It’s because design is proving to be extremely effective as a creative problem-solving approach for business and an antidote to the over-engineering mistakes of the past.

Packaged goods corporations are seeking to understand how Spanish clothing brand Zara is able to get street fashion trends into the hands of retail customers in record time. Manufacturers are watching Amazon’s bold and encroaching actions in redefining supply chains. Financial institutions are following Apple and Google as they compete with tech companies for mobile payment transactions.

In Canada, designers are finding their way to corner offices. IBM is expanding their design leadership studios, Scotiabank is expanding their design teams in their Digital Factory and Deloitte is establishing their Greenhouse design advisory group as customer insight departments.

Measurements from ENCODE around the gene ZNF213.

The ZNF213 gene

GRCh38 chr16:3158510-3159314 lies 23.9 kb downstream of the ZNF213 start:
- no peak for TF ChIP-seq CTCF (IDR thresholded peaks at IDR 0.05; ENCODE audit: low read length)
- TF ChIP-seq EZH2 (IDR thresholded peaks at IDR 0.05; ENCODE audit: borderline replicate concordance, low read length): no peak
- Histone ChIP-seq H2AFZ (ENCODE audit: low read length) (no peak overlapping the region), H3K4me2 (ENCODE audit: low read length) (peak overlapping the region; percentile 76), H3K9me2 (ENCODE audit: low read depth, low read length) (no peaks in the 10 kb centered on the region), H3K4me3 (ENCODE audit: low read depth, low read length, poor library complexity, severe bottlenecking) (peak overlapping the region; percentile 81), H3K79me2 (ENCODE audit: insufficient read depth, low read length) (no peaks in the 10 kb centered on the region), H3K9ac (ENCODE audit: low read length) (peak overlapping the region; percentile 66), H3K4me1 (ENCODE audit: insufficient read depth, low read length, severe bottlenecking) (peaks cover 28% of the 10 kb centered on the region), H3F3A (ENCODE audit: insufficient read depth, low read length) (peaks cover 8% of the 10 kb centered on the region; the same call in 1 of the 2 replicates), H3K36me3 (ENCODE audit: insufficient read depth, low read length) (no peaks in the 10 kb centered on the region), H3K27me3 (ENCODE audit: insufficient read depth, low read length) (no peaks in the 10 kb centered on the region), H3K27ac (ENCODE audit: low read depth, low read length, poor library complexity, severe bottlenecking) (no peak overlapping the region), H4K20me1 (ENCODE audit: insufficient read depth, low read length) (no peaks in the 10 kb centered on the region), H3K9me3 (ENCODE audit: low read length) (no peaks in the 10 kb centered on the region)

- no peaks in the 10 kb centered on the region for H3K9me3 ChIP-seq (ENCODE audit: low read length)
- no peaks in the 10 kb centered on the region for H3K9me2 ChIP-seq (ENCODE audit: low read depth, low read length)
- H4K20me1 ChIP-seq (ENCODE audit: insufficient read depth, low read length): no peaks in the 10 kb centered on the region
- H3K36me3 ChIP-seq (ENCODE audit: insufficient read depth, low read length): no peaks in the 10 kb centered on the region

Make no mistake — these are not typical designers, they are armed with graduate degrees in business, strategy and design.

In early 2018, the University of Toronto’s Rotman School of Management created a new professorship in business design (the first of its kind in the world), to teach and research the next generation of design-leading MBAs. These graduates are uniquely positioned to make a business case for design’s return on investment while also integrating customer needs.

To better understand customers, companies are starting to rethink their processes and management teams. Designers, not traditional executives, are now heralded as those who will guide global corporations and local governments in offering services, experiences and strategies that both delight customers and shareholders.

Interestingly, Canadian design educator Robert Peters once stated: “design creates culture. Culture shapes values. Values determine the future.”

It appears companies are finally responding.

The Conversation

This article was originally published in The Conversation in November 2018

Angele BeausoleilAngele Beausoleil is an assistant professor teaching stream, business design and innovation at the Rotman School of Management, University of Toronto.